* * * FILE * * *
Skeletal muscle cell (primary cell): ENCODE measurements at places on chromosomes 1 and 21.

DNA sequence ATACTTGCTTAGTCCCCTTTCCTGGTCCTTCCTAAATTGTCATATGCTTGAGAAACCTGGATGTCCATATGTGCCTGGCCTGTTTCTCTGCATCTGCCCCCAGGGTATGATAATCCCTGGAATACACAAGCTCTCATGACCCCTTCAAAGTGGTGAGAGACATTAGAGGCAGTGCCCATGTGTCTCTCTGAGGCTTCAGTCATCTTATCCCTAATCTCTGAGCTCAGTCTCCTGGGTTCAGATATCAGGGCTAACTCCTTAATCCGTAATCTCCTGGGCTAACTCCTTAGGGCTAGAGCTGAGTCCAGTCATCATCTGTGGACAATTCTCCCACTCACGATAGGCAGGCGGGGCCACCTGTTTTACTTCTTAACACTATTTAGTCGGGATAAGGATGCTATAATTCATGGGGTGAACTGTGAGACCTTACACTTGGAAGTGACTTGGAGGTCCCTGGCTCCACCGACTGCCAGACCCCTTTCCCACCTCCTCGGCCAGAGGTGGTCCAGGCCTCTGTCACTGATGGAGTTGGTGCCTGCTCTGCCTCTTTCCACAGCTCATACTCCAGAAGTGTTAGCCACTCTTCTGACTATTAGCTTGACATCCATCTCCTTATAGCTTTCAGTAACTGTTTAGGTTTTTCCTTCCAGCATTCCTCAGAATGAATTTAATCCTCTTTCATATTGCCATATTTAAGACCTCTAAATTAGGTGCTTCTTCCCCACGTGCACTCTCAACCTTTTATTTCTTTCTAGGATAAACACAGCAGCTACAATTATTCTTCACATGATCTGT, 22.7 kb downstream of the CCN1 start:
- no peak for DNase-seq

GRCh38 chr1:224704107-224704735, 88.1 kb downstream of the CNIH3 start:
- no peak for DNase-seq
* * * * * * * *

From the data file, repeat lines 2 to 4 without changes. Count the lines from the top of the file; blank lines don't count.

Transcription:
DNA sequence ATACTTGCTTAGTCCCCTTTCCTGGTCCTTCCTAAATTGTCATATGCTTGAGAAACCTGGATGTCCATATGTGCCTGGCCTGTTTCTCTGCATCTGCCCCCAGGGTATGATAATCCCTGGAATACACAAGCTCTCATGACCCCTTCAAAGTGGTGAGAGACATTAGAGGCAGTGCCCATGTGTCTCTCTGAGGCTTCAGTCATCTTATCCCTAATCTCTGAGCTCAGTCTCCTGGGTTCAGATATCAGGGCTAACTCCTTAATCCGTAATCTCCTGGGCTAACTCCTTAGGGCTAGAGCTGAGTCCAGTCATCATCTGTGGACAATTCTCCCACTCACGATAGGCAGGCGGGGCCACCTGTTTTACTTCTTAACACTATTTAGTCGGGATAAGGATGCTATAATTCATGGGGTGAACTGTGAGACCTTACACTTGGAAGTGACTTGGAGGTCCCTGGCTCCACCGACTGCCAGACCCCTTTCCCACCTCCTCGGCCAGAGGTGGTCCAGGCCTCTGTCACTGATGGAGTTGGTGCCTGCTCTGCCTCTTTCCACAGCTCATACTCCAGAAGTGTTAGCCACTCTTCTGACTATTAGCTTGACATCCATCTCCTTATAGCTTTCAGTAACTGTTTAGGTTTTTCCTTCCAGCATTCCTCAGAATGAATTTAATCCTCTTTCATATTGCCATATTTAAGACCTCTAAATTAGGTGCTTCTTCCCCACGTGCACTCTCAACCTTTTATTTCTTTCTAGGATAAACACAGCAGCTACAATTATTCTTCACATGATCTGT, 22.7 kb downstream of the CCN1 start:
- no peak for DNase-seq

GRCh38 chr1:224704107-224704735, 88.1 kb downstream of the CNIH3 start: